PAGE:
The Groupe Européen de Curiethérapie (GEC) and the European Society for Radiotherapy and Oncology (ESTRO) had recognized the use of ultrasonography as a valuable tool in image-assisted treatment planning, application guidance, and definitive treatment planning [14]. Similarly, the Indian Brachytherapy Society guidelines recommends the use of either transrectal ultrasound (TRUS) or rectal exam to guide advancement of interstitial needles [15]. While this is consistent with 2012 ABS consensus recommendations, only 56% of ABS members reported using ultrasound for cervical brachytherapy in a 2010 survey [16, 17]. In our institutional experience, routine use of TA-US was an integral component of a several year transition from low-dose-rate brachytherapy prescribing to point A to imaged-guided brachytherapy combining interstitial and intracavitary applications, particularly to improve accuracy with needle placement. An unexpected finding from the dosimetry review of our initial 10 patients treated with IC/IS brachytherapy found that TA-US was associated with improved tumor coverage (HR-CTV D90) as well as lower rectal dose (rectum, D2cc). This analysis was preliminary only and has several limitations, including small patients’ number and increasing brachytherapist experience with IC/IS over time that also coincided with the use of TA-US. These biases and small patients’ number are significant and may had contributed to evidenced dosimetric improvements. As our providers had since universally adopted TA-US for cervical brachytherapy, no further patients treated without the use of this modality would be available for study at our center.

Sub-optimal placement of intracavitary applicators has been shown to occur in up to 32% of cases of cervical brachytherapy, with a uterine perforation risk of ~5-10% in studies without using ultrasound guidance [9, 18, 19]. In a retrospective study from London Health Sciences Center in London, Ontario, incorporation of TA-US was shown to decrease the rate of uterine perforation (from 10% to 3%) as well as decrease both procedure time and likelihood to consult gynecology oncologist assistance (from 38% to 5.7%) [19]. Investigators at Massachusetts General Hospital did not find any cases of uterine perforation for 73 consecutive cases following adoption of TA-US compared to 10% of cases prior to TA-US use [18]. In similar fashion, the prospective use of TA-US in 96 patients at the University of Alabama without a visible cervical os resulted in successful cervical tandem passage in 94 cases with no uterine perforation [20]. It is important to note, that particularly in high-volume centers with experienced brachytherapists, the rate of perforation and inadequate placement may be less than reported in the literature and therefore, the incorporation of TA-US could be less impactful. The imaging limitations we have encountered included diminished visualization of targets in patients with large body habitus and/or presence of significant bowel loops in the pelvis. The routine use of TA-US has not added significantly to procedure time at our institution, as the ultrasound equipment and technologists are readily available; although, we envision these could be potential barriers to implementation at other centers.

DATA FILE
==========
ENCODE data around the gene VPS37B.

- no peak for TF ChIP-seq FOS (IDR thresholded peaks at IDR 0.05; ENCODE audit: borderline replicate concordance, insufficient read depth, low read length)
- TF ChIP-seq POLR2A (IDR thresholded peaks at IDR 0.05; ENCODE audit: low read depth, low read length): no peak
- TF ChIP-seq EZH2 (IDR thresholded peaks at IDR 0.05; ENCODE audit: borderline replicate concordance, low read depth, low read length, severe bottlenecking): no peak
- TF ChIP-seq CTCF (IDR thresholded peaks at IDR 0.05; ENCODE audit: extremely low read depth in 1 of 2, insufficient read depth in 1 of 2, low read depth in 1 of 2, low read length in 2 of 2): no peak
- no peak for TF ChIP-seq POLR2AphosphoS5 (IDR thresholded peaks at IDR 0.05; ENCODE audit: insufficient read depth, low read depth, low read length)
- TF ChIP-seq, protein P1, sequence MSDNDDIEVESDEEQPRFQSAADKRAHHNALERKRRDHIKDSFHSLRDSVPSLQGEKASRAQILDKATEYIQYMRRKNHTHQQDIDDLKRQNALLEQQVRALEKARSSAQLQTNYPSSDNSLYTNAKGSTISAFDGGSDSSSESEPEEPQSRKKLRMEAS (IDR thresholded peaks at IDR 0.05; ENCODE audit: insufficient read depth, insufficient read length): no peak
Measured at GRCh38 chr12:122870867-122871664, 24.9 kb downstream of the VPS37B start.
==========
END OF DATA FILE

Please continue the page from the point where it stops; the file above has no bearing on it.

Previous studies have shown that TRUS, especially when combined with CT for dose optimization, provides clinically comparable results to MRI-based treatment planning [21, 22]. In a proof-of-concept study utilizing combined TRUS and MRI for IC/IS in cervical cancer, TRUS images were reported to confirm needle tip position as well as adequate alignment of the tandem and ring applicator [22]. However, the potential limitations of TRUS included a small field of view that precluded full visibility of the applicator and organs at risk, and movement of the ring applicator that occurred during withdrawal of the transducer. Investigators from the University of Western Ontario confirmed TRUS to be useful for verification of needle placement [23]. Of 5 patients treated with 73 total needles, 64 needles (88%) were visualized on TRUS including 58 (79%) where the needle tip was identified. Most cases of inadequate visualization were due to shadowing from the vaginal cylinder of needle template, which would be avoided with free-hand techniques. The authors concluded that the remaining cases of poor needle tip visibility resulted from artifact from other needles and fecal matter remaining in the rectum. In a study of template-based interstitial brachytherapy for gynecologic malignancies that included four patients with cervical cancer, TRUS was successfully used for needle insertion in the transverse plane, and then advanced to appropriate depth using longitudinal imaging. The bladder and rectum were directly imaged and could be avoided from puncture [24].

While needle visualization is reported to be superior with TRUS as compared to TA-US, interstitial needle placement with TA-US guidance has been relatively investigated [14, 25]. Potential advantages of TA-US we identified in our brachytherapy center include ultrasound technologist support for image acquisition that can work from outside of the limited lithotomy position physical arena, lack of ultrasound hardware in the brachytherapy field, and no requirements for bowel preparation. Furthermore, TA-US was convenient, immediately available, and cost-effective [26]. As our brachytherapy center incorporated real-time MRI for image guidance, the benefit of interstitial needle placement into residual gross tumor volume was readily appreciated. The routine use of TA-US increased brachytherapist comfort with interstitial needle placement as well as intrauterine tandem insertion without requiring endocervical sleeves. We found that the incorporation of TA-US as a preliminary finding also improved HR-CTV and rectal doses for patients receiving IC/IS cervical brachytherapy. We hypothesize that it may be a useful technology for other brachytherapy centers, which are starting to adopt IC/IS techniques and for practitioners without TRUS availability or expertise. One of the upcoming major aims of our brachytherapy center is to gain experience with TRUS for further clinical comparisons to our outcomes with TA-USAs TA-US had preliminarily allowed us to increase HR-CTV D90 dose without increasing dose to organs at risk, as being evaluated in the EMBRACE II study, we plan to continue this practice for patients with large burden of disease at the time of brachytherapy. Future studies will continue to examine both patient outcomes and impact of real-time image guidance with adoption of this strategy [27].

All research was conducted at State University of New York (SUNY) Upstate Medical University, Department of Radiation Oncology, 750 East Adams Street, Syracuse, New York, 13210.


The authors report no conflict of interest.